An historic building is getting a $3 million facelift in central Dunedin.
Investment House owner Andrew Bosworth, of Glenleith, said he was excited to see his building in Moray Pl, opposite First Church, being refurbished.
“There is a lot of red tape and issues you have to deal with when you open up an old building, which eats into your contingency,” Mr Bosworth said.
He expected the project to be “not too far off” the $3 million budget and for commercial construction company Naylor Love to finish the project on schedule.
Investment House got its name because it was once a bank – The Public Service Investment Society.
He and his wife Lynn bought the building about 16 years ago to run their company Better Business Accountants.
The plan had always been to refurbish the building, but it took time to find a solution which stacked up financially.
A decision was made more than two years ago to keep the bottom floor as office space for three businesses, including his accounting business.
The upper floor of the building was being transformed from “low grade office space” to four apartments.
Two apartments would have views of First Church and two apartments would have views towards the Octagon.
Three apartments each had two bedrooms.
The fourth apartment _ which his family would move in to – had three bedrooms.
The basement was being refurbished and would include eight car parks.
In November last year, his accounting form moved out to a temporary site in Burnside so Naylor Love could start the project.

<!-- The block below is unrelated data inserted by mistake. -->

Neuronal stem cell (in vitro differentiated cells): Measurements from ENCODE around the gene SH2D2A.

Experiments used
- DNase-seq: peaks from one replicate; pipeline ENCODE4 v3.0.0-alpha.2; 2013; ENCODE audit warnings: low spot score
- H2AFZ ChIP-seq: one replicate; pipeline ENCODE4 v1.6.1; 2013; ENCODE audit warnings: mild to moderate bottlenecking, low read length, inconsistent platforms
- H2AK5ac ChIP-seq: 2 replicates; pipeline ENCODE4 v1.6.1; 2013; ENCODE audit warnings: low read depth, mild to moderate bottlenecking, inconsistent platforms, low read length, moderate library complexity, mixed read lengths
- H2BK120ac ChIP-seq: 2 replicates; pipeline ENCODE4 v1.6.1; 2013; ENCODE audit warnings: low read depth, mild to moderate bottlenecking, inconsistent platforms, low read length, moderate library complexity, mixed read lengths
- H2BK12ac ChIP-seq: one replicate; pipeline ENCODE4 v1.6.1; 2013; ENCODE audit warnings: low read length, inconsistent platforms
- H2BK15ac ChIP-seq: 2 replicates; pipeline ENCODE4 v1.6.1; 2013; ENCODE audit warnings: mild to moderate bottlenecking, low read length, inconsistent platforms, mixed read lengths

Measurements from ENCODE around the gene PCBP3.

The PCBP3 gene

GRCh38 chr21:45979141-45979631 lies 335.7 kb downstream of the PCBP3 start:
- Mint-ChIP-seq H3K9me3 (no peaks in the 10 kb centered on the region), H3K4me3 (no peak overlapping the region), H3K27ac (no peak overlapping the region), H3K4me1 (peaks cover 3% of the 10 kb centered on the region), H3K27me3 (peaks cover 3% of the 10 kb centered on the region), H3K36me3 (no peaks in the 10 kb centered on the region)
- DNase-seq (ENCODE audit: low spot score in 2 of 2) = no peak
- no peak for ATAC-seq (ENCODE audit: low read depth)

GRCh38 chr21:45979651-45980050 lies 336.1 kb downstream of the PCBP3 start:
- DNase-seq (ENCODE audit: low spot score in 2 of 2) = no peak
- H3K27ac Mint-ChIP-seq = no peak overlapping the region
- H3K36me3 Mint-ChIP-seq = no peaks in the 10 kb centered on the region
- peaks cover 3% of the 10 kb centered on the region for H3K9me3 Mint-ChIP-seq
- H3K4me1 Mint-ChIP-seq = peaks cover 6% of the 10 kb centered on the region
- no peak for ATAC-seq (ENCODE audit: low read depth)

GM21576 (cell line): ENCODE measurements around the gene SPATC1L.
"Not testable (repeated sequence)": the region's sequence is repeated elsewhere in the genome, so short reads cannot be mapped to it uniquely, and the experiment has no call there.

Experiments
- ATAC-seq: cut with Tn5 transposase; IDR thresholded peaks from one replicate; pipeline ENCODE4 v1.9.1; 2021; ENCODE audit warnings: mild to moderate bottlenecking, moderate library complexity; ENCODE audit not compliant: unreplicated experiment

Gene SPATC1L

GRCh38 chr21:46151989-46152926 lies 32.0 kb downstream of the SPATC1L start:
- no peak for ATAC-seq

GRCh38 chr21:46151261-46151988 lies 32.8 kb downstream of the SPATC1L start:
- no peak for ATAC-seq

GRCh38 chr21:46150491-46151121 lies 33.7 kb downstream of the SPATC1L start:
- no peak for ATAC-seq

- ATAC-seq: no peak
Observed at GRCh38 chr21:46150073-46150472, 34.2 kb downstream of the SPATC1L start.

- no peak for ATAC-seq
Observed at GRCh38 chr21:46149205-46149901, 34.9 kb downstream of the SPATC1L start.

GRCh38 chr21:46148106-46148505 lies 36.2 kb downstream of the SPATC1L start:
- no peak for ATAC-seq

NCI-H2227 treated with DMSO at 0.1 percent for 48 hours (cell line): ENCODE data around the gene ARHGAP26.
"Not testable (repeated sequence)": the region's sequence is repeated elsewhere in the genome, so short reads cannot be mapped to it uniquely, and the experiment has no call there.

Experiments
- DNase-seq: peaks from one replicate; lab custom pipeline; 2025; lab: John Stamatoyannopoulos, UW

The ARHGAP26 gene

He had hoped the project could have included the installation of Juliet balconies on the facade of the building, but a proposal was declined.
“The heritage advisers wouldn’t hear of it.”
He was happy with the alternative solution his architect had produced.
“He came up with an even better idea.”
Heritage architect Ian Butcher, of Oamaru, said the solution was creating an internal balcony by removing sashes from window frames and creating “loggia spaces” behind the facade.
When completed, the paved outdoor space could be entered via an aluminum sliding door in the apartments.
Native timber was being salvaged from the building included rimu and mahogany reuse in the refurbishment.
Naylor Love project manager Cameron Orr, of Waikari, said the project was progressing well.
“It’s one of those projects were there is always more than meets the eye. When you pull it apart you discover new things.”
The discoveries included uncovering charred structural beams burnt in a historic fire in the basement.
“It’s a cool building.”